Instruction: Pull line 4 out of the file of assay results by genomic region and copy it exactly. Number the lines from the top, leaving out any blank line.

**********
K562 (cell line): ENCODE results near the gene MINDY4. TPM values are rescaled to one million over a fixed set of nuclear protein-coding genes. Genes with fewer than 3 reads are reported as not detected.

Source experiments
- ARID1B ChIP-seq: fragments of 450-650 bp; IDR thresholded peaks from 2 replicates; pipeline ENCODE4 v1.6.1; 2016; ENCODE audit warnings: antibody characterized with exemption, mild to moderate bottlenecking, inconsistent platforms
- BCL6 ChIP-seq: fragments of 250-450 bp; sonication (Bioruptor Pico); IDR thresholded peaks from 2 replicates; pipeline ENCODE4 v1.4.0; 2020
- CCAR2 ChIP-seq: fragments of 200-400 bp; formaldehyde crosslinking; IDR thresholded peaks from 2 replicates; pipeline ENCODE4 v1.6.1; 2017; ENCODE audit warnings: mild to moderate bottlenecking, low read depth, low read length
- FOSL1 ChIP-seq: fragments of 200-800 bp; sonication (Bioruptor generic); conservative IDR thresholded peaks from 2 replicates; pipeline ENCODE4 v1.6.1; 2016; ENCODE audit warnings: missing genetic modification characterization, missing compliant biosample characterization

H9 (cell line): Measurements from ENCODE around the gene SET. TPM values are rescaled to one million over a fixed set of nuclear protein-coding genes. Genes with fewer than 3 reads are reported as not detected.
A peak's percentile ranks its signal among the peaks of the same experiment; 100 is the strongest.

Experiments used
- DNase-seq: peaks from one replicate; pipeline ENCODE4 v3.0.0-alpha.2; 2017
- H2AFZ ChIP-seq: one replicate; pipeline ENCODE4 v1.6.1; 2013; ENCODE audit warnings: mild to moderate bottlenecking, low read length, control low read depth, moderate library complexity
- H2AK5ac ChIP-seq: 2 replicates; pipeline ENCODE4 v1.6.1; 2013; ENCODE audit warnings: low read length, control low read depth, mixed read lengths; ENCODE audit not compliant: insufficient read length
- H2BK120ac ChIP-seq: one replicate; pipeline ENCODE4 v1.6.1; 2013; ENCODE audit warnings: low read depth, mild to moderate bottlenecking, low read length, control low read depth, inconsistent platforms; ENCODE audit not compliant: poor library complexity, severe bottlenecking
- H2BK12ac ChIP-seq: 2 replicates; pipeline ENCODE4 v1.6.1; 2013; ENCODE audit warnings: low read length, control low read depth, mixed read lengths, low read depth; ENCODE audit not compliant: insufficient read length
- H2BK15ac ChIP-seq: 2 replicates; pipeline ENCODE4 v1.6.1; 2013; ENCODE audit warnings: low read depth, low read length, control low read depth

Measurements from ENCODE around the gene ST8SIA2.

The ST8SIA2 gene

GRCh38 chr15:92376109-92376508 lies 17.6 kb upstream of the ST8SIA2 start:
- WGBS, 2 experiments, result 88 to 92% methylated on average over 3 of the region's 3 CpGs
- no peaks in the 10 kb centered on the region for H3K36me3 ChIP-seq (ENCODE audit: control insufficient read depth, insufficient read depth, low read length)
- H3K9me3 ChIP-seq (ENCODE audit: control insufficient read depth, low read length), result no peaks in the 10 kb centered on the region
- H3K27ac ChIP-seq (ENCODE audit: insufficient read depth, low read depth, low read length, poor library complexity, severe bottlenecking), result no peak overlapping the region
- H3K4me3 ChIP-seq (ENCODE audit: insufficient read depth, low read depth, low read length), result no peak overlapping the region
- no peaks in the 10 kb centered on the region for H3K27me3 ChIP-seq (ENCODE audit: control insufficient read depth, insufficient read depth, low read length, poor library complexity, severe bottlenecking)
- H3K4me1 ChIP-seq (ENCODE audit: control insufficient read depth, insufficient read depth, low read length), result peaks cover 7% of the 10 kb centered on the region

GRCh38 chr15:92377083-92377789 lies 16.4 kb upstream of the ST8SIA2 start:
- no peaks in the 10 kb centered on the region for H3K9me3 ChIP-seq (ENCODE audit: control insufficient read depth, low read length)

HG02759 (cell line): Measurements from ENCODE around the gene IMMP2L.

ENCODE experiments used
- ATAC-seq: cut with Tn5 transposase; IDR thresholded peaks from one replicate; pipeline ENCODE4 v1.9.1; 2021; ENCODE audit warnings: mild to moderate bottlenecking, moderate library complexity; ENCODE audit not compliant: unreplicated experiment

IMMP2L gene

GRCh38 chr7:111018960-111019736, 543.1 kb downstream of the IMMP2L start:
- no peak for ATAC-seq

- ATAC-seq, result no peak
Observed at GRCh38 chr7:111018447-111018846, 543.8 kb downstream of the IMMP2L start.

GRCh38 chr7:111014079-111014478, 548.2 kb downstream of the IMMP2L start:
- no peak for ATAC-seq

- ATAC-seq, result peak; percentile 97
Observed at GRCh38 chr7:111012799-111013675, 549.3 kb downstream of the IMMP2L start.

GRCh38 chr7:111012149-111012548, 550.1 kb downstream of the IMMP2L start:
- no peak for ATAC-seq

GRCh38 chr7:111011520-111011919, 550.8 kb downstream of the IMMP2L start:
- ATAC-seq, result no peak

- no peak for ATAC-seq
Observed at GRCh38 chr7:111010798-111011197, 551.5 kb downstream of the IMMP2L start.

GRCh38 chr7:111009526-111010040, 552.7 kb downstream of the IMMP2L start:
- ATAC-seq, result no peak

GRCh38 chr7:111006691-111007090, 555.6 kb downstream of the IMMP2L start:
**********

- BCL6 ChIP-seq: fragments of 250-450 bp; sonication (Bioruptor Pico); IDR thresholded peaks from 2 replicates; pipeline ENCODE4 v1.4.0; 2020